(Reuters) - Top Federal Reserve officials on Thursday showed little urgency about softening the central bank's commitment to hold rates low for a long time, suggesting the Fed will repeat the pledge when it meets late this month.
The Fed has held benchmark borrowing costs near zero to help the economy recover from the worst downturn in decades. It has promised to hold rates exceptionally low for an extended period to encourage borrowing.
"At some point in the future, we're going to need to begin to adjust the language, to begin to see changes in the substance of the policy," Atlanta Fed Bank President Dennis Lockhart told reporters after addressing a business group in Pensacola, Florida.
"The substance of the language, I continue to support," he said, adding he was not calling for any immediate changes to it. Lockhart is not a voter on the Fed's policy-setting Federal Open Market Committee this year.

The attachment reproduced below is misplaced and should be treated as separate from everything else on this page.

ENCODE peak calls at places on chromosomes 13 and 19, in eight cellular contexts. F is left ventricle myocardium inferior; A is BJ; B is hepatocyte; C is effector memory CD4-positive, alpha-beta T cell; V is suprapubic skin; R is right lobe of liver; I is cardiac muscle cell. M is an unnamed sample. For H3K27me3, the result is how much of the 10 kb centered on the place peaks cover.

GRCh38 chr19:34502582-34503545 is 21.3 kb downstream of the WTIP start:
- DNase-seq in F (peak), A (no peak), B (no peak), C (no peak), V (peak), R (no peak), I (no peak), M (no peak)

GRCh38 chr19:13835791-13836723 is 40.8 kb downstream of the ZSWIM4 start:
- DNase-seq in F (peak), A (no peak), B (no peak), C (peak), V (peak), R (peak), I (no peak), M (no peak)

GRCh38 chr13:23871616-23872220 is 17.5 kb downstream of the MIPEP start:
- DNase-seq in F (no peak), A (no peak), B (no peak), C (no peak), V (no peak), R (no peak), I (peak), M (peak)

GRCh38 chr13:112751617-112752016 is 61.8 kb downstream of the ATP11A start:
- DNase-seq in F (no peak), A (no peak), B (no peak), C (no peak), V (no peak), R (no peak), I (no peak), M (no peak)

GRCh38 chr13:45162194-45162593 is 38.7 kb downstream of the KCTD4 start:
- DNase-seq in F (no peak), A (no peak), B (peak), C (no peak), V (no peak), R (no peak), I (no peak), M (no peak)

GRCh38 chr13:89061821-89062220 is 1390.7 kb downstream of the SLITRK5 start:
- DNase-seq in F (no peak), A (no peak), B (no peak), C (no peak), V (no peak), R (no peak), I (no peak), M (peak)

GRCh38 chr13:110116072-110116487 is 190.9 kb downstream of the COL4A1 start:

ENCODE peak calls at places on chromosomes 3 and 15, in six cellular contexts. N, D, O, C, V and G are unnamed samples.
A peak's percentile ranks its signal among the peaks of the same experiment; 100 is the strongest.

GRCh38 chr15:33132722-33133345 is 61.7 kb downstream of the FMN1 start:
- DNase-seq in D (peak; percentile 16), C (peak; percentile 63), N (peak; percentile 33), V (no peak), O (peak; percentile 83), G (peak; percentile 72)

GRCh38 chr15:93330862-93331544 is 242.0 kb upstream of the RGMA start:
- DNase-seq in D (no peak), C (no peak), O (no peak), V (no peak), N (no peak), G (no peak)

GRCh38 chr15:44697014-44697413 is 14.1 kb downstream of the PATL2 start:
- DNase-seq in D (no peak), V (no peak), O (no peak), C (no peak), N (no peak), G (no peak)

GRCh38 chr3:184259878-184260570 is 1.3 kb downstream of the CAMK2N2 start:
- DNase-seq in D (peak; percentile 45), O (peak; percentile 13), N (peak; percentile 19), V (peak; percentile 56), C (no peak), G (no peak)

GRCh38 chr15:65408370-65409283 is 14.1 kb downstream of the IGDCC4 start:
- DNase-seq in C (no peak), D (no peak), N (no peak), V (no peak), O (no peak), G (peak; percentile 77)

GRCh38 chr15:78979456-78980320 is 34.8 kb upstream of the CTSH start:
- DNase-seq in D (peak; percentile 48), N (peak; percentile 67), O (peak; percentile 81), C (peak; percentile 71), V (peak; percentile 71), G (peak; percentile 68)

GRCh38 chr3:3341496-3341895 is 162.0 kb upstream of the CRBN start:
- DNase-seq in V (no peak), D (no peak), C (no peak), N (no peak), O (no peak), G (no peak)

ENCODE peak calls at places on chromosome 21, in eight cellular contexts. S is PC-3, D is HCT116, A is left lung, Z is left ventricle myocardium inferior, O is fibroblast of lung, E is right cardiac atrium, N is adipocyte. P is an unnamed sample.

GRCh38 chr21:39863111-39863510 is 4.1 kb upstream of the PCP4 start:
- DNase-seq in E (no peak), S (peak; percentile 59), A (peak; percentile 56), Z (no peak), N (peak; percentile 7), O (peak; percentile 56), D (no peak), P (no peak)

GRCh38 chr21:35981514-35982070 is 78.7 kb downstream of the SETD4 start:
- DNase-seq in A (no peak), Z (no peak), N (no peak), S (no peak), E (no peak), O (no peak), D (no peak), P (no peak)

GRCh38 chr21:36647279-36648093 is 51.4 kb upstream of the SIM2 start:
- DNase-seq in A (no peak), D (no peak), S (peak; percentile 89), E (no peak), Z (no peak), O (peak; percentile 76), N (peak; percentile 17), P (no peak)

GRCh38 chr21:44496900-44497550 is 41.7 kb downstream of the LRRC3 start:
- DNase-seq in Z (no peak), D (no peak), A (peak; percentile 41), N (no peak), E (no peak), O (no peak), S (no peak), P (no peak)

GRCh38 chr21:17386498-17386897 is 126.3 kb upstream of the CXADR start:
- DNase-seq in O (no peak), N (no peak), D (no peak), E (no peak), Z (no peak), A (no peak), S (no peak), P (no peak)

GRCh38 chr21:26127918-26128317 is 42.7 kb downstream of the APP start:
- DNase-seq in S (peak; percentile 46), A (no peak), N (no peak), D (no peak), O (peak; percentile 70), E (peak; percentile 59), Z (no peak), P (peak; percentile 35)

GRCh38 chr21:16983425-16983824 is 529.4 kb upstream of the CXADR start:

IT ALL "DEPENDS UPON THE ECONOMY"
Another senior Fed official, Richmond Fed Bank chief Jeffrey Lacker, said earlier this week that recent signs of recovery have led him to think that a muting of the extended period language should come "sooner rather than later."
However, Lacker said on Thursday he did not see any pressing need to remove the phrase from the Fed statement yet.
"I'm comfortable with interest rates where they are now," Lacker, also a non-voter, told reporters at a Fed symposium on credit markets in Charlotte, North Carolina.
And so far, buyers have just gotten a bit tipsy. The folks with the hangovers?
Those that are short!!!